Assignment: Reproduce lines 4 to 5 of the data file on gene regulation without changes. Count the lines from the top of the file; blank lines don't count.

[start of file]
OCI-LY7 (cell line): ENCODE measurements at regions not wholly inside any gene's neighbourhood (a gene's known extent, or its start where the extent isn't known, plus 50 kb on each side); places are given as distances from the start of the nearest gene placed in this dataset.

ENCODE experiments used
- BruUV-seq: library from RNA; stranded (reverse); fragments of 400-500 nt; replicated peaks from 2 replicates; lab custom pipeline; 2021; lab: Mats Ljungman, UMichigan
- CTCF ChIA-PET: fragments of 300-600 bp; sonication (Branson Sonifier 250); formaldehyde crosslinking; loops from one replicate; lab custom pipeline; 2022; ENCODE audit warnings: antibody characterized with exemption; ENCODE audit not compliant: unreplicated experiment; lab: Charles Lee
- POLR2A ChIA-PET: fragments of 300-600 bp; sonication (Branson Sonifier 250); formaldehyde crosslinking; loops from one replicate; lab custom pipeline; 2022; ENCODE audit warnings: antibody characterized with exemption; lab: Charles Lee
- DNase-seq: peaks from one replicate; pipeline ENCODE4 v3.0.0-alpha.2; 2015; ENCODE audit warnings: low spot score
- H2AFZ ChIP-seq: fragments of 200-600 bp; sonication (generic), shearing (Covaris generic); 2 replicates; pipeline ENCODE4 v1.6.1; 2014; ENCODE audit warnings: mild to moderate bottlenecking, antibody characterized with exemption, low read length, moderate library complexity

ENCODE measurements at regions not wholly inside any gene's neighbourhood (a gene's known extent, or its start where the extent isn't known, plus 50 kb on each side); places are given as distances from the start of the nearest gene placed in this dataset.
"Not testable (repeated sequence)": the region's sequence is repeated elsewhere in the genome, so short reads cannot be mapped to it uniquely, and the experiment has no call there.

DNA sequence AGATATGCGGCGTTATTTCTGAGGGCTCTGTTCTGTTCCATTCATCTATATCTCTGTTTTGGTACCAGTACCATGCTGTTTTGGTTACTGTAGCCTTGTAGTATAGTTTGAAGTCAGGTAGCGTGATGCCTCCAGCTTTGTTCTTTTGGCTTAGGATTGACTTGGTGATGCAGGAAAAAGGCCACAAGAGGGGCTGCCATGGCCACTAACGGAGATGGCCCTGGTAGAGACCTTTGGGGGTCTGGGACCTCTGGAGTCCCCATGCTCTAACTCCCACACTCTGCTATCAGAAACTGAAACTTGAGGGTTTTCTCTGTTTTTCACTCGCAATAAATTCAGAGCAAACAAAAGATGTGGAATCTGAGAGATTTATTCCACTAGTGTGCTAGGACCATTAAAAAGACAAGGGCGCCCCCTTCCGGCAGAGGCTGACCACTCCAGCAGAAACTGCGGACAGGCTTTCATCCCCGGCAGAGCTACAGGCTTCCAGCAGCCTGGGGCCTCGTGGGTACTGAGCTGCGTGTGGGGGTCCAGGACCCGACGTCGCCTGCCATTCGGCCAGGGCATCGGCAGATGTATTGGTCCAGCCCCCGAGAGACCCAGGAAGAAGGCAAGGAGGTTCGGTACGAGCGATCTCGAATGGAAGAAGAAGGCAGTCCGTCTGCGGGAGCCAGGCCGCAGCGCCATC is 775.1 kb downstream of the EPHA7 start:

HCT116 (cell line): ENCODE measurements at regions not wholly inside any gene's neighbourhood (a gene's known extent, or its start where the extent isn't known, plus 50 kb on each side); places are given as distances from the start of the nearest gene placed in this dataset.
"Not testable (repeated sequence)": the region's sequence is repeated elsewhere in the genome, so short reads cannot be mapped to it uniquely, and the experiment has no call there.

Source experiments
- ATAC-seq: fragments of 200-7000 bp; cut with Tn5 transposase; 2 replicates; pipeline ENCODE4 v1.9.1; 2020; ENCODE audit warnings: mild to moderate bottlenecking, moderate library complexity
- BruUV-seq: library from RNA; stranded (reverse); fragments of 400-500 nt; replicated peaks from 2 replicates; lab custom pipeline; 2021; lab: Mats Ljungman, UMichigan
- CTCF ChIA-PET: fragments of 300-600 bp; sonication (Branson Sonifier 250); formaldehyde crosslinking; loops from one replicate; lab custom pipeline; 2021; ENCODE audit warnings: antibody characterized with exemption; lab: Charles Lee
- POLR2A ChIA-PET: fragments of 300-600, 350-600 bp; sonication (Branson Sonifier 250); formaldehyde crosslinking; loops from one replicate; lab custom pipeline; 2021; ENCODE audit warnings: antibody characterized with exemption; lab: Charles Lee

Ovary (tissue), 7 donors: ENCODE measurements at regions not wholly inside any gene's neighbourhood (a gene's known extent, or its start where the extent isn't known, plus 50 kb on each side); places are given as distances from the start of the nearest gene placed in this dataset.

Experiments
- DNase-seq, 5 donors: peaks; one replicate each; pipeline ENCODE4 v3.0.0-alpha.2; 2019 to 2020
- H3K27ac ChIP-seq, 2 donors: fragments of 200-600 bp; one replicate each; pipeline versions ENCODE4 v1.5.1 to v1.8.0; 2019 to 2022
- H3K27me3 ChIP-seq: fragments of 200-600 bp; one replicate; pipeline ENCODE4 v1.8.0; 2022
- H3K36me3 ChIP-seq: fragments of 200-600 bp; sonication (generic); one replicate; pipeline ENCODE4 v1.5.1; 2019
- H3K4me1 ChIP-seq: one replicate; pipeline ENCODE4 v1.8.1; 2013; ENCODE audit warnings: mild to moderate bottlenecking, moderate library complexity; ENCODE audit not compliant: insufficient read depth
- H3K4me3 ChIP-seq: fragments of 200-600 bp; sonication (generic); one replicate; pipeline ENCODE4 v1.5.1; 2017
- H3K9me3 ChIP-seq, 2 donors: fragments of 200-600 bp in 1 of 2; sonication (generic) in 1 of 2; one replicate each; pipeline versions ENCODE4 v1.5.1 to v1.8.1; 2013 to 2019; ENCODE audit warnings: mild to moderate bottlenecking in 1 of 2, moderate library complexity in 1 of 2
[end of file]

- CTCF ChIA-PET: fragments of 300-600 bp; sonication (Branson Sonifier 250); formaldehyde crosslinking; loops from one replicate; lab custom pipeline; 2022; ENCODE audit warnings: antibody characterized with exemption; ENCODE audit not compliant: unreplicated experiment; lab: Charles Lee
- POLR2A ChIA-PET: fragments of 300-600 bp; sonication (Branson Sonifier 250); formaldehyde crosslinking; loops from one replicate; lab custom pipeline; 2022; ENCODE audit warnings: antibody characterized with exemption; lab: Charles Lee